By Justin Reese

When the U.S. Supreme Court struck down a federal ban on legal sports betting in most states in May, the door was opened to some bandwagon-jumping by states eager to grab the predicted windfall. But, in the wake, there are a whole lot of questions as to how it’s all going to shake out.

The overturn of a 1992 federal prohibition on state-authorized sports betting was seen as a win for states that argued it was a means of boosting tourism and tax revenue. 

In the aftermath of the ruling, five states have joined Nevada, New Jersey and Delaware in making full-scale sports betting legal. Another 13 have introduced bills, and the remaining states are sitting on the sidelines for now. 

Perhaps that’s the better option. In 2017, Nevada sports books held nearly $250 million in wagers, a new record that drove total wagers to just under $5 billion. But there’s not necessarily a substantial trickle-down impact on operator profit or tax revenues. 

In Nevada, for example, between substantial operational expenses, state taxes (about 12 percent of revenue) and federal taxes, operators post positive results, but with thin margins. It would be hard to turn a profit in states with tax rates over 10 percent, especially when the competition is illegal sports betting, which takes in between $150 billion to $400 billion annuallywithout the burden of operational costs or taxes. 

For the hospitality industry, legal sports betting opens the door to a host of potential changes and concerns. Whether you become directly involved in offering gaming (after all, what’s a casino other than a hotel that features gambling?) or are a beneficiary, thanks to the growth in visitors that may result, your risks are likely to be heightened. So make sure your insurance covers them adequately.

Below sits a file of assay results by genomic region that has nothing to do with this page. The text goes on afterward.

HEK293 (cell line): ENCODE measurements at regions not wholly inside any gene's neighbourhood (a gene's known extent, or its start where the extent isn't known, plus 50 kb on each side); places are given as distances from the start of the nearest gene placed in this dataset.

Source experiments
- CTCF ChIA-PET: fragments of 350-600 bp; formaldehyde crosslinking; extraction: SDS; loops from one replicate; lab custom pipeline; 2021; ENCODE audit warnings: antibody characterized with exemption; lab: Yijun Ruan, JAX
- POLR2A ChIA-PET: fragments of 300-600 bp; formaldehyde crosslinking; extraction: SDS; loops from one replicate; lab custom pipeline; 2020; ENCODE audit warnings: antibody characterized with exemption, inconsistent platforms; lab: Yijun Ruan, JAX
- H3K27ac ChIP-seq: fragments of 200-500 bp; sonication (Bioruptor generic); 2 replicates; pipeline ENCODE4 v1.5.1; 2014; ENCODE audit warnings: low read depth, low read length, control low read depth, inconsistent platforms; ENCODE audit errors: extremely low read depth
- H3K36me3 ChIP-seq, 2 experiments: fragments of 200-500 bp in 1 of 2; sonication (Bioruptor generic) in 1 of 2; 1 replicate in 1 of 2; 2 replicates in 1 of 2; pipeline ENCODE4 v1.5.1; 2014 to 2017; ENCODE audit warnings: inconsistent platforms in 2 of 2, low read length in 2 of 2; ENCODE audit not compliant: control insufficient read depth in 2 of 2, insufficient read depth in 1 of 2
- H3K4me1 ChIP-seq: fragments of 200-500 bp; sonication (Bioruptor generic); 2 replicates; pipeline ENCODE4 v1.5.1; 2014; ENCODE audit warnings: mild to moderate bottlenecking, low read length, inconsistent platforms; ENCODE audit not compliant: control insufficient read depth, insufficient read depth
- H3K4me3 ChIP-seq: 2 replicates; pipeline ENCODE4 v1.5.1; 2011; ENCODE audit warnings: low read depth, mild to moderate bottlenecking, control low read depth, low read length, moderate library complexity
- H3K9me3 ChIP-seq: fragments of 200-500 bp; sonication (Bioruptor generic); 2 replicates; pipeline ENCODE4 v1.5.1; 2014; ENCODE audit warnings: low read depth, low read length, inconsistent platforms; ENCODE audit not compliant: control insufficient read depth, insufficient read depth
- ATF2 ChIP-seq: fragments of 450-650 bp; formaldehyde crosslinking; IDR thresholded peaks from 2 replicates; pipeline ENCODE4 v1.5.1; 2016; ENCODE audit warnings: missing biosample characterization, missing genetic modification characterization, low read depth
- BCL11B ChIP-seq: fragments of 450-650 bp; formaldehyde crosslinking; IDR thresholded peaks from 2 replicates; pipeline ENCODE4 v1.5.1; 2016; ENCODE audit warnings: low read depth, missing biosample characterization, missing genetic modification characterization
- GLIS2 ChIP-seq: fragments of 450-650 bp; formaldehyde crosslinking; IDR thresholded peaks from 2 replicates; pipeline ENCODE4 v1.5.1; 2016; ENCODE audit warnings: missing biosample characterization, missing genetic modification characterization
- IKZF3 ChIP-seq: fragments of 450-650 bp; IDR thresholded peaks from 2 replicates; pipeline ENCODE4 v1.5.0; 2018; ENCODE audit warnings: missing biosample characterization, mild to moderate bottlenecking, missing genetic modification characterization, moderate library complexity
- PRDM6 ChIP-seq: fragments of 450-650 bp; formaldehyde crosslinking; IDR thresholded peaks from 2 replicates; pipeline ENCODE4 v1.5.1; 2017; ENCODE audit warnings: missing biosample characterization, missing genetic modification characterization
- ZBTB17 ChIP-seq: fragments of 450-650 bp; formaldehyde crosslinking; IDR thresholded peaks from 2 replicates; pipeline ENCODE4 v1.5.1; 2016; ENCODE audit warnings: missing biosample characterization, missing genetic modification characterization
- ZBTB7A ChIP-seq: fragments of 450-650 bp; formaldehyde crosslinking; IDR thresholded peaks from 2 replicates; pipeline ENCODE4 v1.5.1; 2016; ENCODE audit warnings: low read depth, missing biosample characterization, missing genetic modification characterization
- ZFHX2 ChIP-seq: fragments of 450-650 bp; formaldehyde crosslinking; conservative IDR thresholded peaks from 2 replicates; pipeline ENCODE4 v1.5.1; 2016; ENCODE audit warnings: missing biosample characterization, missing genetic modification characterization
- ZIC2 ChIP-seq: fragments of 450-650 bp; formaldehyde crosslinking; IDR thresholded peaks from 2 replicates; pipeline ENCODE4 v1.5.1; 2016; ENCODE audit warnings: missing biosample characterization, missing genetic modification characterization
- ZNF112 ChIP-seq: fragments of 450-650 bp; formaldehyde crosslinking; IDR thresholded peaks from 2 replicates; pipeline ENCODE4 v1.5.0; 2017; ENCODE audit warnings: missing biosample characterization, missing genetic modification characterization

For example, legalized sports betting, similar to horse and dog racing, tends to throw off a lot of cash and attract a more freewheeling clientele. Security becomes a potential issue – both personal and cyber. That makes it critical to ensure your liability package protects you sufficiently for crimes against guests as well as cyber breaches. 

Another problem can be heightened risks of problem gambling as it becomes more accessible, making the addition of Employee Assistance Plans to hotel employers’ health benefits worth evaluating. 
It’s going to take a potentially broader insurance portfolio to protect you, including exclusions and endorsements for directors & officers, employment practice liability and kidnap and ransom policies.

The impact of the lifted ban on sports betting on hospitality has yet to be fully felt. As more states follow the lead of the early adopters, opportunities and risks will become more fully realized.

HUB International’s team of advisors is available to work with you in understanding how trends and developments like the lifting of the ban on sports betting affects your risk posture today and in the future.